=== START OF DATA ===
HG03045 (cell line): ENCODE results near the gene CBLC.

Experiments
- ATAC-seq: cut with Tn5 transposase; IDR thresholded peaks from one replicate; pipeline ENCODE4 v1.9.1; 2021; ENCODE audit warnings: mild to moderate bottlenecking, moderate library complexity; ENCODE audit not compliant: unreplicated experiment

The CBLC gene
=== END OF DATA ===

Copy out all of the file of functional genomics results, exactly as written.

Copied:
HG03045 (cell line): ENCODE results near the gene CBLC.

Experiments
- ATAC-seq: cut with Tn5 transposase; IDR thresholded peaks from one replicate; pipeline ENCODE4 v1.9.1; 2021; ENCODE audit warnings: mild to moderate bottlenecking, moderate library complexity; ENCODE audit not compliant: unreplicated experiment

The CBLC gene